Five minutes with ... Greig Buckley

Greig Buckley. Photo / Michael Craig
Greig Buckley. Photo / Michael Craig

Meet Greig Buckley, the providore behind the new online artisan food website kai.co.nz.

So you're not a chef; tell us about your move into food?

Sharing good food, eating and cooking has been part my life since I was a boy growing up in Mairangi Bay. Whether it was picking blackberries off the side of the road, catching eels at the local stream or shucking oysters off the rocks, fishing and scalloping with Dad and the uncles at Te Ngaere Bay in Northland or making muffins with my mum, if there was food around I wasn't far behind. I even lobbied to get boys into the cooking classes at intermediate. I ate my way around Asia for four years in the 1980s, didn't spend nearly long enough eating in Europe or America but learned amazing cooking from Michelle Garnault in Hong Kong. At last my career in advertising and marketing has been sidelined - or put to good use - to establish Kai where I can bring together producers who love making food from the land and sea in their favourite corners of New Zealand with people who love to cook and eat.

So is Kai more than just shopping?

I think the future of New Zealand is going to be our niche in the world producing beautiful, sustainable food, beer and wine - even pure water. Inviting visitors around the world to come and see the land where our food is grown, meeting the artisans who love producing their food will give us jobs, pride and an enviable place in the world.

Is there a New Zealand cuisine?

When I was growing up food was just a central part of getting together, we didn't talk about "cuisines" then. My years living in Asia exposed me to many other quite different cuisines and I realised that we did have a distinct New Zealand way of cooking, we just were shy about naming it.

Many foodies believe that French or Italian products are the world's best, is that changing in New Zealand?

I think the strong trend towards using and enjoying local foods is a reflection of us growing up in a food sense. In the earlier days people conspicuously chose "exotic" international foods and wines to show they were sophisticated, but now they proudly choose New Zealand styles of food and ingredients. I was in Nelson recently and found an amazing diversity, richness and passion among food artisans. I'm really excited by the growing quality of products.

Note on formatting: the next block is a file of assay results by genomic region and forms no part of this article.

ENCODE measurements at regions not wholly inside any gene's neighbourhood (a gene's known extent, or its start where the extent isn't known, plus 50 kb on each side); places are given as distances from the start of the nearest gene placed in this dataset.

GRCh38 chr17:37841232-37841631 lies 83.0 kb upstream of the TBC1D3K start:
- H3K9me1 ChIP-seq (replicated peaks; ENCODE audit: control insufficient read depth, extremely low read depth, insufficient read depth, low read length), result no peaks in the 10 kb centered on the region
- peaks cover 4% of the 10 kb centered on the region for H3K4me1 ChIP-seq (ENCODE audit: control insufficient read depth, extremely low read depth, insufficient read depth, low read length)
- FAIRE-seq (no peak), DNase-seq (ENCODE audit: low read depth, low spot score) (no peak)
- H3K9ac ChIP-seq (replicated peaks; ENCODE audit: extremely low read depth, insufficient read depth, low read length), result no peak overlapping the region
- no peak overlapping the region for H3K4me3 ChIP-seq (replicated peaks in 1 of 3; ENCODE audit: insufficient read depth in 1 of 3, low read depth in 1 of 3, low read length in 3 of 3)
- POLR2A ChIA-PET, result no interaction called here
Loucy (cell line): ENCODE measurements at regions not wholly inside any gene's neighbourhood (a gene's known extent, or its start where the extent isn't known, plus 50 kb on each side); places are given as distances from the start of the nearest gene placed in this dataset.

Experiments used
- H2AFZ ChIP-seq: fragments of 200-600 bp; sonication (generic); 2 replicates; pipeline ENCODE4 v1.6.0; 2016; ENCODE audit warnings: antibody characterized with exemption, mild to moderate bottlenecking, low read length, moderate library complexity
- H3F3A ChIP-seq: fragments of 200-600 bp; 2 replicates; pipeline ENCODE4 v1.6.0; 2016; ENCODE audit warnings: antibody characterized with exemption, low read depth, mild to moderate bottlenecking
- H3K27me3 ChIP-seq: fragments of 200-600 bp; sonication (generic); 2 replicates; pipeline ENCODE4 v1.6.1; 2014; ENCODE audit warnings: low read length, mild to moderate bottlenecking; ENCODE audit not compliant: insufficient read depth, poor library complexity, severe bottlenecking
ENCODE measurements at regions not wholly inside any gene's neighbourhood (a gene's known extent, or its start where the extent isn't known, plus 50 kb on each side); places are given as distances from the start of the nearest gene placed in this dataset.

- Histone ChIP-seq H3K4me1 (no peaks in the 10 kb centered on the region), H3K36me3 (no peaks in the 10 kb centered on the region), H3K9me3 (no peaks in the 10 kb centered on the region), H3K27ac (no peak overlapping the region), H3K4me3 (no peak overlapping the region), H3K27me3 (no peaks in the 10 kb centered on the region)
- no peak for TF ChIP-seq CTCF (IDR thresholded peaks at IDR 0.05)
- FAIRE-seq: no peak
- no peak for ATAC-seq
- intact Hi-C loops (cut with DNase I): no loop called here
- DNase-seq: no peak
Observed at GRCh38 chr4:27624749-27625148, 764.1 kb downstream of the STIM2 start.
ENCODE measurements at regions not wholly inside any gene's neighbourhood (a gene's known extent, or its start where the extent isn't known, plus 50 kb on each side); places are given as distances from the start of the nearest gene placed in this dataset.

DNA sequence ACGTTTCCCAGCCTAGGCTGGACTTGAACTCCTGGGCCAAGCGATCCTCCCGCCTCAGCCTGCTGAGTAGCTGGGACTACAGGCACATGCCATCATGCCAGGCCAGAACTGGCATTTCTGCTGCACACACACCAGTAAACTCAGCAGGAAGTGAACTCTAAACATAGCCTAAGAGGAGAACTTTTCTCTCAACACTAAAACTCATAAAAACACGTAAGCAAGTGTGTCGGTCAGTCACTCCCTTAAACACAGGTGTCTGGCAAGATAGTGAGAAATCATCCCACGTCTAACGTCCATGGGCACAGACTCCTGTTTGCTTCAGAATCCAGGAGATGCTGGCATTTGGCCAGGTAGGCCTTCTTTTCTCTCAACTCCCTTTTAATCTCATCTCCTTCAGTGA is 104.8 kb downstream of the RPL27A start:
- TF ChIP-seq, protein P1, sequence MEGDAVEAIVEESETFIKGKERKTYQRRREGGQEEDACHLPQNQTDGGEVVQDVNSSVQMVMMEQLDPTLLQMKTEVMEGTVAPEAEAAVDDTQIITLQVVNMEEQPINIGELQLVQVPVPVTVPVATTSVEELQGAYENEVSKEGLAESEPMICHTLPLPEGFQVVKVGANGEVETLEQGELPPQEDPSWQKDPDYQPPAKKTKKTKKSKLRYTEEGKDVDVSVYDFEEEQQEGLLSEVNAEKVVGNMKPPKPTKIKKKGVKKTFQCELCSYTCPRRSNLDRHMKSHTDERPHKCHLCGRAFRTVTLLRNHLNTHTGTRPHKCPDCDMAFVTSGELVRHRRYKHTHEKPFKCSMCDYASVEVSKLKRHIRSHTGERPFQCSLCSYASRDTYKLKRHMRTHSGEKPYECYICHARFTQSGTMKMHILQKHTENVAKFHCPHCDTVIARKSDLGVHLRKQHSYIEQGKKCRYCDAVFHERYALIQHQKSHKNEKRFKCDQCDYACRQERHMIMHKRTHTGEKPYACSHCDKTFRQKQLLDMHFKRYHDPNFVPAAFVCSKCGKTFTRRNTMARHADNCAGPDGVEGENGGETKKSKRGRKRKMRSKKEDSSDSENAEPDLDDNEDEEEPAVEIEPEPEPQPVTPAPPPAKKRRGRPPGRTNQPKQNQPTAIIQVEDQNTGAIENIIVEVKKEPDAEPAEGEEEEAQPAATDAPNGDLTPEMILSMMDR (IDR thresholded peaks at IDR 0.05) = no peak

Is modern New Zealand doing enough to promote itself as a food destination?

We are getting there - the Taste of NZ event down at the Cloud was good progress, but there is a lot more to do to promote New Zealand as a culinary tourism hot spot. Tourism organisations need to make it a higher priority.

On Kai we have profiles of the different regions around New Zealand - each with their own food treasures.

The food debate now is that good food is inaccessible to people who don't have money.

When you're looking at cheap food you've got to ask who - or what - is paying for it to be cheap: slave labour? Polluted or over-fished waterways? Carbon miles? Small farmers being squeezed by big manufacturers or supermarket chains? There are many invisible "costs" we incur beyond the cheap price. But these can be complicated issues that many people struggle with. By supporting small producers, we're giving back to the community.

Does that work for families eating on a budget?

It is actually cheaper to feed your family by buying and preparing fresh local food in season. The challenge is that too many people lack the basic skills and confidence to prepare fresh foods from scratch.

You talk about Kai as a food community ...

I want people to think more about food as part of their lives. So we are building a community of passionate food people like chefs, writers and food commentators who will share their thoughts and recipes.

- NZ Herald

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